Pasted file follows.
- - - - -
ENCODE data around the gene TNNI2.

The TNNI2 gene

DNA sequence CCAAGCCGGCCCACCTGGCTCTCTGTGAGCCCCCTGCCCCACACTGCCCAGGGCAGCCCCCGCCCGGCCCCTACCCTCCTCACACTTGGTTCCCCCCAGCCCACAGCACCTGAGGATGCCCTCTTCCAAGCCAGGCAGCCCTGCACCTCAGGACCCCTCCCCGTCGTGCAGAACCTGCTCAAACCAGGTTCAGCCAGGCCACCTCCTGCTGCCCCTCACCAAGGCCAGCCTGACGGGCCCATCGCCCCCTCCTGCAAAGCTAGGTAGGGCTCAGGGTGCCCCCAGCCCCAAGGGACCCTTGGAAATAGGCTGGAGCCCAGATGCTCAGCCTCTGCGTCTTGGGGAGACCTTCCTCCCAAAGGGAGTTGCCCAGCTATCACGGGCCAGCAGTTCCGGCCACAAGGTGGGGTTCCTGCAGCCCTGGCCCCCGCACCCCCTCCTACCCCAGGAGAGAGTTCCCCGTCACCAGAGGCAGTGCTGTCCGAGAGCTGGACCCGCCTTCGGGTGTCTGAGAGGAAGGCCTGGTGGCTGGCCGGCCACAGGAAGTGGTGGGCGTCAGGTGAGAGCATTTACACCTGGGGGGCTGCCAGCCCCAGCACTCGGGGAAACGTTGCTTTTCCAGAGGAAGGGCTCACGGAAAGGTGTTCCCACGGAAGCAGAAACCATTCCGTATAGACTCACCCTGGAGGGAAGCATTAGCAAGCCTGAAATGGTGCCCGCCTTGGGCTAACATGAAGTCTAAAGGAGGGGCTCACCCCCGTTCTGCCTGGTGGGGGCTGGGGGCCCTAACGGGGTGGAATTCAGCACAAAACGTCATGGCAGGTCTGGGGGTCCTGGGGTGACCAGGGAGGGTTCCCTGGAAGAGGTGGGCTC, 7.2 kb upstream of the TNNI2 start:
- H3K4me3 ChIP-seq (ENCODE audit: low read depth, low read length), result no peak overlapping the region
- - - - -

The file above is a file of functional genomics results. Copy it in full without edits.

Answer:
ENCODE data around the gene TNNI2.

The TNNI2 gene

DNA sequence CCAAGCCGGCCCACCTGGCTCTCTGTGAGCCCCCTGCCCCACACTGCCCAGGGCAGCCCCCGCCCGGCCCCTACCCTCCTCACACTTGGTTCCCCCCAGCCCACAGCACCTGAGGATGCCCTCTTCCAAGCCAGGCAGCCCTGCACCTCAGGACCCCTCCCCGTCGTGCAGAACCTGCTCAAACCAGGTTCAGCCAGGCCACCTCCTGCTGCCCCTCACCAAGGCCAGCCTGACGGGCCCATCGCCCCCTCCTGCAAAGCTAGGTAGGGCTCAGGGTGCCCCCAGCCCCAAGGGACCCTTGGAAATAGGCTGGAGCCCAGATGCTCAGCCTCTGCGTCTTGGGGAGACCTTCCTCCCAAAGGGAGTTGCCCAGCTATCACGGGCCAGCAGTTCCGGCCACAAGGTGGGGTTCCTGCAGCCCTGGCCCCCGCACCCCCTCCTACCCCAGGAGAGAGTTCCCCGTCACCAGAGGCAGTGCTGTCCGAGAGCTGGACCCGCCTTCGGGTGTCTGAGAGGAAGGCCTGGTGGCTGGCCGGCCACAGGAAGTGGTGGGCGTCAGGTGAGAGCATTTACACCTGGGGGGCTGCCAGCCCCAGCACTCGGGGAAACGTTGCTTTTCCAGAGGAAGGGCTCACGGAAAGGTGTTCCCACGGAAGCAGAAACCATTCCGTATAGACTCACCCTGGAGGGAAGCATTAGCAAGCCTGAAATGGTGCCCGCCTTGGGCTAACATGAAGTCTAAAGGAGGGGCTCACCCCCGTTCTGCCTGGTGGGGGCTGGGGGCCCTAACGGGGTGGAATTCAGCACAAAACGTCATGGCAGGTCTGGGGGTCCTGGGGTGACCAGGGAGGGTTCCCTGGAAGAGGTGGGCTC, 7.2 kb upstream of the TNNI2 start:
- H3K4me3 ChIP-seq (ENCODE audit: low read depth, low read length), result no peak overlapping the region